the town, and a conviction of future trouble arose in Jane Chesney's heart as she gazed after him. But she never guessed how bitter that trouble was to be.
(To be continued.)
THE MODERN PULPIT.
Some men simply purchase sermons and preach them. It would not be correct to say that they serve God and their congregations with what "costs them nothing," although manuscript sermons—as we discover from advertisements in the Times, and other papers—can be had cheap.
With some preachers sermonising is a labour of love, with others it is a work of great ingenuity. Sermons are supposed to be manufactured out of texts of Scripture. Some may, possibly, doubt this, on account of the small number of modern sermons which retain any-thing like the meaning or spirit of the text. Like the logwood port manufactured in England, they possess no true flavour of the grape, of "wine on the lees."
The division of a text of scripture into various parts for the production of a sermon is sometimes called a skeleton, and sometimes a plan. Both terms are equally happy, and graphically descriptive of the process. Some sermons are composed to such an extent of divisions and sub-divisions, that they are not inappropriately called "skeletons," or "bags of bones."
In making a skeleton—that is, a real skeleton, of man, beast, or bird—it is necessary to scrape away all the flesh, and work and rub till the bones are 'very dry.'' When brought to this state of perfection, it is put on wires. The sermoniser adopts a similar plan. He divests his text of everything but the mere words, which he separates from each other.
After such a separation of parts, we could scarcely expect the original words or thoughts to be re-arranged in their natural order, were this even intended. It requires some skill and practice, after taking a watch to pieces, to put the wheels and spindles, and spring, and the rest of the parts into their proper position, so as to produce regular motion.
The discourses put together in this way by the sermoniser, after the inhuman process of dissecting the "living words," are as curious, as specimens of composition, as they are deficient in natural arrangement,—
For rattling bones together fly
From the four corners of the sky.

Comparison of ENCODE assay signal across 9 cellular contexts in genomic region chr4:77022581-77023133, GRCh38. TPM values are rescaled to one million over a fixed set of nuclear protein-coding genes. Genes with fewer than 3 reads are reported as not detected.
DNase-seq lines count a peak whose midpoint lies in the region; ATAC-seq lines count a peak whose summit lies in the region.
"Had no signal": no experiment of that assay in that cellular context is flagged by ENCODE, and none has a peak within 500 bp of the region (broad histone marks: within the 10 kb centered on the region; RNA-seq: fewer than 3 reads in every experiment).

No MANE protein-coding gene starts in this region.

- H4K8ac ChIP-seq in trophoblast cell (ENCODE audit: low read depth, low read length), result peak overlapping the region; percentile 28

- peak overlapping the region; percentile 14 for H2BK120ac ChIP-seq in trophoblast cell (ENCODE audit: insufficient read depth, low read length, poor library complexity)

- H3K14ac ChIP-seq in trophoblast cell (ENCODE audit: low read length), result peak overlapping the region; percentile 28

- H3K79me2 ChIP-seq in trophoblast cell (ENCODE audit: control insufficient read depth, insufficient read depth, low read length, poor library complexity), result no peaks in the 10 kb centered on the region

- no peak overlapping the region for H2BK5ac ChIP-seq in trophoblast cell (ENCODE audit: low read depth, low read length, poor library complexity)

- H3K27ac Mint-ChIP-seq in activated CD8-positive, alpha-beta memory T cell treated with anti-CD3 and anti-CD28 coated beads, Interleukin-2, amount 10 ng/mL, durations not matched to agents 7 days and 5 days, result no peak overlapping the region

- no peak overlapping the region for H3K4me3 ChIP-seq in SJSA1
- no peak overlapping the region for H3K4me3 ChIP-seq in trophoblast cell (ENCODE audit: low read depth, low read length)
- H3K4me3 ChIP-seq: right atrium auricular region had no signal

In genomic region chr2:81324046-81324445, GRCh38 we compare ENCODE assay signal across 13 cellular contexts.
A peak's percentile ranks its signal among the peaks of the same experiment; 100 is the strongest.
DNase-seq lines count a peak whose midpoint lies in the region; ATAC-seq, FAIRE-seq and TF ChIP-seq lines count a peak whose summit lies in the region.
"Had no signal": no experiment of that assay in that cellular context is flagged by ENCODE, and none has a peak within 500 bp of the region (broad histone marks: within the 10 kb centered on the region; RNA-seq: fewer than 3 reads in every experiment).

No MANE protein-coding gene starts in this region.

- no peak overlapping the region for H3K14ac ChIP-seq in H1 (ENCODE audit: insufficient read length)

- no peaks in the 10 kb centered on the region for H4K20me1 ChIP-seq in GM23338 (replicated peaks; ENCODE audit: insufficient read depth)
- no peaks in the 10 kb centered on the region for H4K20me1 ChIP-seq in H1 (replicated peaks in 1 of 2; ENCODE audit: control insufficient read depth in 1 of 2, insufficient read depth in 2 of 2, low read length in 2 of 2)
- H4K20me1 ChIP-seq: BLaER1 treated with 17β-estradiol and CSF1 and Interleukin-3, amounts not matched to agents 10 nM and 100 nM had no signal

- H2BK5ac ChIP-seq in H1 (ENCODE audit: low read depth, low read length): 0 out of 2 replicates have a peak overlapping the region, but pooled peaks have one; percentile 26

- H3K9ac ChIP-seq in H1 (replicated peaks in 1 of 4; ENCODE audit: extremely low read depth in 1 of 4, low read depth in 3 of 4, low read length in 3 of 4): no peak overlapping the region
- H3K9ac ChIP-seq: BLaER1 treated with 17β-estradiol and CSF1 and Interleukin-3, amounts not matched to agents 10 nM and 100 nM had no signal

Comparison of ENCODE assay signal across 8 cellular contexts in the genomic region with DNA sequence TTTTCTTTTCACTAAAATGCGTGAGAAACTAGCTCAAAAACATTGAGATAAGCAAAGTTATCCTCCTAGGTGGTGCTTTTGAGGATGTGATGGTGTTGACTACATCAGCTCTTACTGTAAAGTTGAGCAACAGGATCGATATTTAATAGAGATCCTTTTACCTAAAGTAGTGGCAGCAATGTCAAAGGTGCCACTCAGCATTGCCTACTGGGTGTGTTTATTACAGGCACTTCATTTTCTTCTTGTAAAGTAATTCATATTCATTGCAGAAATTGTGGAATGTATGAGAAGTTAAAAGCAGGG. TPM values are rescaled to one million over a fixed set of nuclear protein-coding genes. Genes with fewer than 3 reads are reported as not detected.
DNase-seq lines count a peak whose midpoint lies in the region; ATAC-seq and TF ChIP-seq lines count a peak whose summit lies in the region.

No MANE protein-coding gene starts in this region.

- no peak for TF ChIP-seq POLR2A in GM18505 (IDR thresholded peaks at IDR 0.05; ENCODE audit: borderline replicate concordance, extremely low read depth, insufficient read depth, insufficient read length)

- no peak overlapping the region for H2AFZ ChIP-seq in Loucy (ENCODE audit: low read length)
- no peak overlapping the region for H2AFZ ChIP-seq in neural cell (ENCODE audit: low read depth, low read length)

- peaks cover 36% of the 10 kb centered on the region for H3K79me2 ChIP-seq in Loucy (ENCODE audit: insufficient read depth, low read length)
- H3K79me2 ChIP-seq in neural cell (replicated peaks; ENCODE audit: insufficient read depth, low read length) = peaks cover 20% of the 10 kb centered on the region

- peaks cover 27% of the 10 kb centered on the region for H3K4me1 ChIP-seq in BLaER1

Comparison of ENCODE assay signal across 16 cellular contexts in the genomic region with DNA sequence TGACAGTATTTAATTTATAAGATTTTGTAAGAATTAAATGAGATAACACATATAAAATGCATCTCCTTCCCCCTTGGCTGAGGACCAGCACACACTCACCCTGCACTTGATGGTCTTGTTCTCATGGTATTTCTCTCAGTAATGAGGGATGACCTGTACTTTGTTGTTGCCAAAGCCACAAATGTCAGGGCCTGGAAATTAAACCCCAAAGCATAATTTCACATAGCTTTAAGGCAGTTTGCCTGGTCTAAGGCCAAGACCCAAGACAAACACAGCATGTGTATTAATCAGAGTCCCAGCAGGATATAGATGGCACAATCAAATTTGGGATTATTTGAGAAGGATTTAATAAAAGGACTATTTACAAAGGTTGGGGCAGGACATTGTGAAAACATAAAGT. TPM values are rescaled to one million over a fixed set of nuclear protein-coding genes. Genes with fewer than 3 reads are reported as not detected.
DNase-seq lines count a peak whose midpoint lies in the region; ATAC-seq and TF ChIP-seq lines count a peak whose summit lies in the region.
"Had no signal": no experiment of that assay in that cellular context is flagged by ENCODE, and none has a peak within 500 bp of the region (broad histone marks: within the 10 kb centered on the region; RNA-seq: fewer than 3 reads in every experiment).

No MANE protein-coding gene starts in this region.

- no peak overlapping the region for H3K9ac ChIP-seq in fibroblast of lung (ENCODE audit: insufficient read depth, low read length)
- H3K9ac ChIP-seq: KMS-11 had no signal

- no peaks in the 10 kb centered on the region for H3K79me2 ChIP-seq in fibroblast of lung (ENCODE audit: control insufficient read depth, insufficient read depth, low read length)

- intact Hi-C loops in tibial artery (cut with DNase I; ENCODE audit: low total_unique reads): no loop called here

But, strange to say, while we might defy even Milton himself to create a soul under their ribs, or to produce a healthful circulation of divine truth through their frames, the preacher manages to ride off upon them with ease and rapidity; they are not unsuited for the parade and exercise of the modern pulpit.
But the effect of such a process on a passage of scripture is to divest it of its divine nature—of its inspiration. It is now no longer what was; it is not even like it. The author of the words would not know them in their skeleton form. Were St. Paul to see one of his sentences reduced to this condition, he would deny that any word, or bone of it, belonged to him.
Sermonising consists of two parts, the constructive and the destructive parts. We have given an analytical outline of the destructive part, the synthetical, or constructive, requires a more perfect illustration.
The skeleton of a sermon is often called the "division" of a discourse. By division we are not to understand a logical division, which requires a logical differentia, or such a division as exhausts the subject, and brings the whole of it under consideration. The reader may perhaps call to mind divisions stated in this way:—
Here, it is true, we have "a neat logical division," and there can be no doubt that it exhausts the subject. Whether the illustration of the second head would be likely to exhaust, most, the patience of the hearer, or the power of the preacher, would depend on circumstances.
Here we are reminded of one of the most pungent and witty things ever penned on the subject of bad sermons. It is given in the work of an old German, on retributive punishments, in which he says that in the next world all unworthy and prosy clergymen will be condemned to pass the whole of their time in reading the bad sermons they have composed in this. A most horrible punishment.
How often have we admired the patience with which pious people hear some of these preachers out. "Here's at you, till twelve o'clock to-night!" exclaimed a good Presbyterian, placing his great coat beneath him on the hard bench, when the preacher came to "twenty-sixthly."
The division of a discourse, as we have already observed, is sometimes called a "plan." The sermoniser works out these plans or divisions with all the ingenuity and perseverance of the Chinese in cutting and putting